My father was a good storyteller and entertained us with the Ukrainian stories he remembered from his youth. He taught me my first Ukrainian poem, Our Mothers, written by our Ukrainian national hero Taras Shevchenko, which I recited for a church fundraiser at the tender age of three. I fell in love with words then and credit my father, Anatolyi Rybalka, with the gift of stories that he awoke in me.
At the Ontario School for the Blind, now W. Ross McDonald, my grade one teacher, Miss Watt, a newly graduated young woman, saw that the children had free hours in the evenings with nothing to do, so she read aloud to us every Tuesday. Many staff members donated countless beloved hours reading to us. Peter Rabbit by Beatrix Potter, Margaret Sidney’s The Five Little Peppers, and how they grew, and The Wonderful Wizard Of Oz by L. Frank Baum are just a few that I remember, not to mention the classics like Little Women by Louisa May Alcott. I read everything I could get my hands on, though the selection was limited as Braille books were the mainstay of my school library, with talking books only becoming more available to me in my later high school years. I escaped a lot of homesickness by getting lost in the travels of Laura Ingalls Wilder’s Little House on the Prairie series and in the family mishaps of The Whiteoaks of Jalna by Mazo de la Roche. When I finished those, I graduated to The Pilgrim’s Progress by John Bunyan and Milton’s Paradise Lost. In truth, there isn’t a well-written book that I won’t read.
While studying at McMaster University, my reading covered everything from William Blake to Christina Rossetti and Earnest Hemmingway to William Faulkner. I discovered that my area of the city of Hamilton was diverse in culture and peopled by interesting characters, not unlike those found in Dickens’ writing. Steinbeck’s “The Pearl” and E.M. Forester’s prescient “The Machine Stops” are two of my favourite Shevchenko short stories. I looked to Stuart McClean as a model for dialogue.
Some of my stories are too big to be contained in the short story genre. How my mother lived through the Holodomor, the Ukrainian genocide required the writing of a book. I am grateful to the Ontario Arts Council for granting me the Writers’ Works in Progress award for this project in 2012. I was influenced by Amy Tan’s Kitchen God’s Wife while writing it, and I worked with Marina Endicott, the writer in residence at Toronto’s Reference Library, in 2013. She is known for her historical fiction and also teaches at the University of Alberta. The story of my mother’s struggle through the Holodomor is coming soon.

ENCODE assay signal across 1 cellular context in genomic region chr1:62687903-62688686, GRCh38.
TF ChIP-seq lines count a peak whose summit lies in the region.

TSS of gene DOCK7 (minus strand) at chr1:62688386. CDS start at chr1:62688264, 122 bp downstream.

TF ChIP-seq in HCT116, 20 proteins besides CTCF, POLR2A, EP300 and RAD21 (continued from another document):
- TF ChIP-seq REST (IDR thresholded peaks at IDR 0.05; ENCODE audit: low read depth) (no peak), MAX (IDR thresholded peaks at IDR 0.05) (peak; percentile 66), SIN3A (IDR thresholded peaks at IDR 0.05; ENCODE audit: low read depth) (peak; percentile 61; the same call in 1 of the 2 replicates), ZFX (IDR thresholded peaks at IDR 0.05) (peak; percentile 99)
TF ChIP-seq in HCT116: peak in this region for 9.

I also enjoy sharing my stories orally. I am an active member of 1001 Friday Nights of Storytelling. It is a group of tellers that has been meeting in Toronto since 1978 and has moved the art of storytelling forward in Canada over the years. This is a wonderful way for me to try my story ideas. The open stage format allows me to hear the gut reaction of my listeners. It also emphasizes the difference between the writing and the telling of a story. I am humbly proud to say that I have attracted a small following there.
I have spent many years developing my writing skills. I graduated from McMaster with distinction and have put much effort into honing my writing ability.
- Works in Progress: Writing the Novel. Ryerson University, 2009-2011.
- True to Life: Writing Your Own Story. Ryerson University, 2008.
- Transforming Life Into Writing. McMaster University, 2005.
- Writing Non-Fiction. McMaster University, 2004.
- Creative Writing Course. McMaster University, 2002.
- Master of Arts – English. McMaster University, 1996.
- Bachelor of Arts – English. McMaster University, 1994.